Olaf Scholz’s upcoming visit to China is a message that Washington can’t dictate Berlin’s foreign policy
By Timur Fomenko, a political analyst
German Chancellor Olaf Scholz is set to visit China this week. It marks his first ever trip to the Asian country, amidst growing tensions between it and the West. But the decision to make the trip and the timing behind it is no coincidence. Scholz is sending a deliberate message to the US that Germany isn’t going to close the door on China, as Washington attempts to force countries to take a side.
In fact, he even made an explicit warning against ‘decoupling’, something the US has also been pushing for, as seen with its aggressive semiconductor-related sanctions last month. But there’s more. Germany also approved a Chinese ownership stake in a critical port, as well as the takeover of a semiconductor company. It’s all part of that same message.
Germany has the most open and enthusiastic policy towards China in Europe, or at least it did. Strengthening ties with Beijing was a critical focus for the government of Angela Merkel, who saw China as its biggest and most lucrative export market for automobile and engineering products.
But the US has always resented this. The US wants to politically dominate Europe, including Germany. It seeks for Berlin to be a lapdog who uncritically follows its foreign policy agenda. Therefore, the US has long raged against open German foreign policy towards both Moscow and Beijing. It funds think-tanks to aggressively lobby Berlin to follow transatlantic goals, an overt form of foreign influence in the country.
When the conflict in Ukraine broke out, the US believed all its Christmases had come at once and Washington now had the perfect opportunity to make Berlin follow its agenda, and for a while it certainly seemed like that. Olaf Scholz is no Angela Merkel, and at the very least he has talked the talk for most of this year concerning Germany’s foreign policy.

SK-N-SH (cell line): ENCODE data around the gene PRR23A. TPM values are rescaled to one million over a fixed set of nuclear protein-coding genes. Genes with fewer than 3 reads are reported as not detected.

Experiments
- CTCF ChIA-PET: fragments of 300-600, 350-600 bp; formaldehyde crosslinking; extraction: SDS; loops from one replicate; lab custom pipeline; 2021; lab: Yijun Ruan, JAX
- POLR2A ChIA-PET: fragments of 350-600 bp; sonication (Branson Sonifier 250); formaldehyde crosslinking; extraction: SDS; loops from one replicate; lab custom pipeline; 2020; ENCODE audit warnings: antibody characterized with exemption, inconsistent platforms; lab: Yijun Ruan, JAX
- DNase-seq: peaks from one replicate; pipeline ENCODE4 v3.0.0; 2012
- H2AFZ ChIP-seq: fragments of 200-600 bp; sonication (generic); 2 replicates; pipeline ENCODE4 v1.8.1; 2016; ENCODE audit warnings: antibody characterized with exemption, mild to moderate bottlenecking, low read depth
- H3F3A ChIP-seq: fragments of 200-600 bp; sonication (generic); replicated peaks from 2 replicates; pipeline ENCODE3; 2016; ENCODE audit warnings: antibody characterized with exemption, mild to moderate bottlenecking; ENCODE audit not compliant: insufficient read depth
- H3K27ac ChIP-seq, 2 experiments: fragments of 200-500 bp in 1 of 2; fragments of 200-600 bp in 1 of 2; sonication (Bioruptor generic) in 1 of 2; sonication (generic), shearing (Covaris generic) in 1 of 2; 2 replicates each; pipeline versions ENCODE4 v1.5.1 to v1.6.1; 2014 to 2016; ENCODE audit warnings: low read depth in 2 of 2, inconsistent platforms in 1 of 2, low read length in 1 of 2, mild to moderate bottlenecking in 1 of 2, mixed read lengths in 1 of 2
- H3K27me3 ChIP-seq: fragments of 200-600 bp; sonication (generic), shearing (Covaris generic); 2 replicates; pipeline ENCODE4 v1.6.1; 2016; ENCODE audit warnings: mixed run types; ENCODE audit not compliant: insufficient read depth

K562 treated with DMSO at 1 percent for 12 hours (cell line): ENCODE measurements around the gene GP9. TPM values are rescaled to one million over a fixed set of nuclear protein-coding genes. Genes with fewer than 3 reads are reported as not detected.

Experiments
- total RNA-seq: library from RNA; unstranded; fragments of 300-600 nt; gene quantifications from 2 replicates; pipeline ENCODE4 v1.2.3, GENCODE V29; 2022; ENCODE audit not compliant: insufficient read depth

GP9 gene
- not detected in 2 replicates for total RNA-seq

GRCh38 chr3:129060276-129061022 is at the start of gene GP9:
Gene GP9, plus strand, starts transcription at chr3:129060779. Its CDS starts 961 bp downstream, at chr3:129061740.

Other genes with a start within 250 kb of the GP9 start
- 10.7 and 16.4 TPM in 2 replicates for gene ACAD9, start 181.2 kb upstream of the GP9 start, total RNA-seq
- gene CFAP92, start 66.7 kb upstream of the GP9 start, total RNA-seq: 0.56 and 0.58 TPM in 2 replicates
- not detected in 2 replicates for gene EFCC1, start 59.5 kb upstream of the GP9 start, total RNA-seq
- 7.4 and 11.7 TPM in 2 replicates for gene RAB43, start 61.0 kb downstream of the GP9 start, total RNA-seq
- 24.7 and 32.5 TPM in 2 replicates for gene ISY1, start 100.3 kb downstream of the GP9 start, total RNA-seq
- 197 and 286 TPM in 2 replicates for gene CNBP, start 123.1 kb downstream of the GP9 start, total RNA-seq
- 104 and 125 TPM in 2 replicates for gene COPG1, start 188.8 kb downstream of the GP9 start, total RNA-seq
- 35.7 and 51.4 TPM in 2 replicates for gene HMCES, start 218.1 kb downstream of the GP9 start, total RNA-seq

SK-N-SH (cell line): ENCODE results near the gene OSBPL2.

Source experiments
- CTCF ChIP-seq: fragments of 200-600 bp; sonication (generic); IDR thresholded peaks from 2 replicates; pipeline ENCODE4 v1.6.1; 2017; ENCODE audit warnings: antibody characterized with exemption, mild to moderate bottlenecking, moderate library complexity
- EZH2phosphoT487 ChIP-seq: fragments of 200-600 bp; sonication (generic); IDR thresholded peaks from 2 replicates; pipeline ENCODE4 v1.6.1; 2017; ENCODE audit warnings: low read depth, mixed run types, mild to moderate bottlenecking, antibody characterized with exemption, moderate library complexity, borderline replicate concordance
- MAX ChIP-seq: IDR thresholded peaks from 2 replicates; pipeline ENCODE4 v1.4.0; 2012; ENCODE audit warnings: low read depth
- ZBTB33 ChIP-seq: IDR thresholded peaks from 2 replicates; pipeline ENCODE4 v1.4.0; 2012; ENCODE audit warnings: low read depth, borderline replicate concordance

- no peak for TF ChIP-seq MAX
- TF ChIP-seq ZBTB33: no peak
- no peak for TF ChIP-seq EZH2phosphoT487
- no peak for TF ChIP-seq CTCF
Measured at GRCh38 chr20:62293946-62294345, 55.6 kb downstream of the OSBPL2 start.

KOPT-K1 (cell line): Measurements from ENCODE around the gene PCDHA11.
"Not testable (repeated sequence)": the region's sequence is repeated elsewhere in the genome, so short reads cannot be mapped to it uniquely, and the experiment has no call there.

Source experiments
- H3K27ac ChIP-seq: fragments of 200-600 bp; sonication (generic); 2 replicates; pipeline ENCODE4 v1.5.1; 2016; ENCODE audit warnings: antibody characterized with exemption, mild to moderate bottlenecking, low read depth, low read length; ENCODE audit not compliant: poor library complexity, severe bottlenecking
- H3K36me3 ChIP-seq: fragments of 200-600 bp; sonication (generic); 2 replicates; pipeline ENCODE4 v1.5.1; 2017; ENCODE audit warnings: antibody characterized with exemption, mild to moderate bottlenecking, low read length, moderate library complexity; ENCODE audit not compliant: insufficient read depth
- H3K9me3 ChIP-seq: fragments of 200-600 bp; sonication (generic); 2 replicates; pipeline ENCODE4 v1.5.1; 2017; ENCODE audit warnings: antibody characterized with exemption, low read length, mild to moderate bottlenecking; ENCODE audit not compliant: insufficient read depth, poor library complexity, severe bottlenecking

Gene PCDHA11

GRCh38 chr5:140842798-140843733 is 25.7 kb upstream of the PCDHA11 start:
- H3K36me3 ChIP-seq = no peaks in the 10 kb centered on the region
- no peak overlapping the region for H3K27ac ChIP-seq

Until reality hit. The costs of the American-led crusade against both Russia and China are exorbitant for Germany and its resource-sparse, export-heavy economy. Germany is facing crippling levels of inflation, its trade surplus has been wiped out by a surge in energy costs which has culled manufacturing, and what’s worse is that this entire situation has been to America’s own benefit. This prompted rare criticism from French President Emmanuel Macron, who effectively said the US was using the conflict to exploit Europe.
This has led Germany to hedge its foreign policy options and reassert “strategic autonomy” from the US. The US has devoted considerable effort to trying to sabotage the China-EU relationship, making this a bold act on Scholz’s behalf. While he will have the support of France, who is usually unified with Germany on foreign policy, it will be a struggle to get the entirety of the European Union to follow. The US has gained an ironclad grip over many EU nations (with the exception of Hungary) that have become absolutely fanatical in wake of the Ukraine conflict. This has allowed the US to use small countries, such as Lithuania, to drive wedges in the China-EU relationship, making it impossible for the EU to collectively engage with China in a positive way.
To make it worse, the EU institution itself (beyond the member states) has also become increasingly aggressive and vocal concerning China, with leading commissioners such as Ursula von der Leyen being very pro-US. This means the EU’s China policy will continue to be a struggle and tug-of-war concerning multiple agendas. Germany may be the most powerful state, but is even wrestling with itself in respect to its China policy. This means that while Scholz is intent on sending a message to the US in regards to China, one which has been met with a tidal wave of US-centric media negativity, it is going to be challenging to maintain the closeness of the Merkel years.
But one message is otherwise clear: European countries should be able to take their own path and the US has no right to demand their absolute compliance and obedience regarding their own foreign policy goals. Germany’s post-war prosperity is built on being a great power that pursues openness and stable ties with other countries, including geopolitical rivals. There is no going back to the past. Post-war Germany strives to be a responsible country and not a mere puppet of the US. The Biden administration has run roughshod imposing its will on Europe. This is a clear message that enough is enough.
The statements, views and opinions expressed in this column are solely those of the author and do not necessarily represent those of RT.